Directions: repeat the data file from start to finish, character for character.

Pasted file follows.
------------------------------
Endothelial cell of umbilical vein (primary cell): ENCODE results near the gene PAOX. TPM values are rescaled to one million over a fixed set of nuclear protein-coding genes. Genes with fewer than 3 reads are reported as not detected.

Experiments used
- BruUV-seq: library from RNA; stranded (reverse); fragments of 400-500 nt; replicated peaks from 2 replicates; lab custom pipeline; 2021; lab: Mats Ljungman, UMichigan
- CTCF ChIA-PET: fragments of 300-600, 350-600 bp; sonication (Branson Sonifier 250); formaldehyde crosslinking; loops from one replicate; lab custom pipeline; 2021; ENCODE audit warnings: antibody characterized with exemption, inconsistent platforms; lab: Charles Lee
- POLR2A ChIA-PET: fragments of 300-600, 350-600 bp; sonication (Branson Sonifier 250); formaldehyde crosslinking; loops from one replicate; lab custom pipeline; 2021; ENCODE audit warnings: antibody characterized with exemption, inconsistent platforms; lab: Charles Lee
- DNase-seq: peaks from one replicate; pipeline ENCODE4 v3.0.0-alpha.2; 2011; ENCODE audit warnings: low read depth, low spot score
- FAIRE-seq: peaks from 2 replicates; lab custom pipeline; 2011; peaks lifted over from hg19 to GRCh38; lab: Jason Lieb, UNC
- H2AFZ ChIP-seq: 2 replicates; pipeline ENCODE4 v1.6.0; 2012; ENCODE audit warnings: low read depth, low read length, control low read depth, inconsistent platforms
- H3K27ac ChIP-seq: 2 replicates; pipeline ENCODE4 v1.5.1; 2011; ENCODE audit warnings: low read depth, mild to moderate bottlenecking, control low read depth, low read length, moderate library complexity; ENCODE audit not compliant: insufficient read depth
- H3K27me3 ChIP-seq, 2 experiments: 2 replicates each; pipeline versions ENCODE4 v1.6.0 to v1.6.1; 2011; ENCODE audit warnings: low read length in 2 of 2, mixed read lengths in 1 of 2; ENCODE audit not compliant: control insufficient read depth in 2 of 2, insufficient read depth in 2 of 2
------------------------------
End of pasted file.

Endothelial cell of umbilical vein (primary cell): ENCODE results near the gene PAOX. TPM values are rescaled to one million over a fixed set of nuclear protein-coding genes. Genes with fewer than 3 reads are reported as not detected.

Experiments used
- BruUV-seq: library from RNA; stranded (reverse); fragments of 400-500 nt; replicated peaks from 2 replicates; lab custom pipeline; 2021; lab: Mats Ljungman, UMichigan
- CTCF ChIA-PET: fragments of 300-600, 350-600 bp; sonication (Branson Sonifier 250); formaldehyde crosslinking; loops from one replicate; lab custom pipeline; 2021; ENCODE audit warnings: antibody characterized with exemption, inconsistent platforms; lab: Charles Lee
- POLR2A ChIA-PET: fragments of 300-600, 350-600 bp; sonication (Branson Sonifier 250); formaldehyde crosslinking; loops from one replicate; lab custom pipeline; 2021; ENCODE audit warnings: antibody characterized with exemption, inconsistent platforms; lab: Charles Lee
- DNase-seq: peaks from one replicate; pipeline ENCODE4 v3.0.0-alpha.2; 2011; ENCODE audit warnings: low read depth, low spot score
- FAIRE-seq: peaks from 2 replicates; lab custom pipeline; 2011; peaks lifted over from hg19 to GRCh38; lab: Jason Lieb, UNC
- H2AFZ ChIP-seq: 2 replicates; pipeline ENCODE4 v1.6.0; 2012; ENCODE audit warnings: low read depth, low read length, control low read depth, inconsistent platforms
- H3K27ac ChIP-seq: 2 replicates; pipeline ENCODE4 v1.5.1; 2011; ENCODE audit warnings: low read depth, mild to moderate bottlenecking, control low read depth, low read length, moderate library complexity; ENCODE audit not compliant: insufficient read depth
- H3K27me3 ChIP-seq, 2 experiments: 2 replicates each; pipeline versions ENCODE4 v1.6.0 to v1.6.1; 2011; ENCODE audit warnings: low read length in 2 of 2, mixed read lengths in 1 of 2; ENCODE audit not compliant: control insufficient read depth in 2 of 2, insufficient read depth in 2 of 2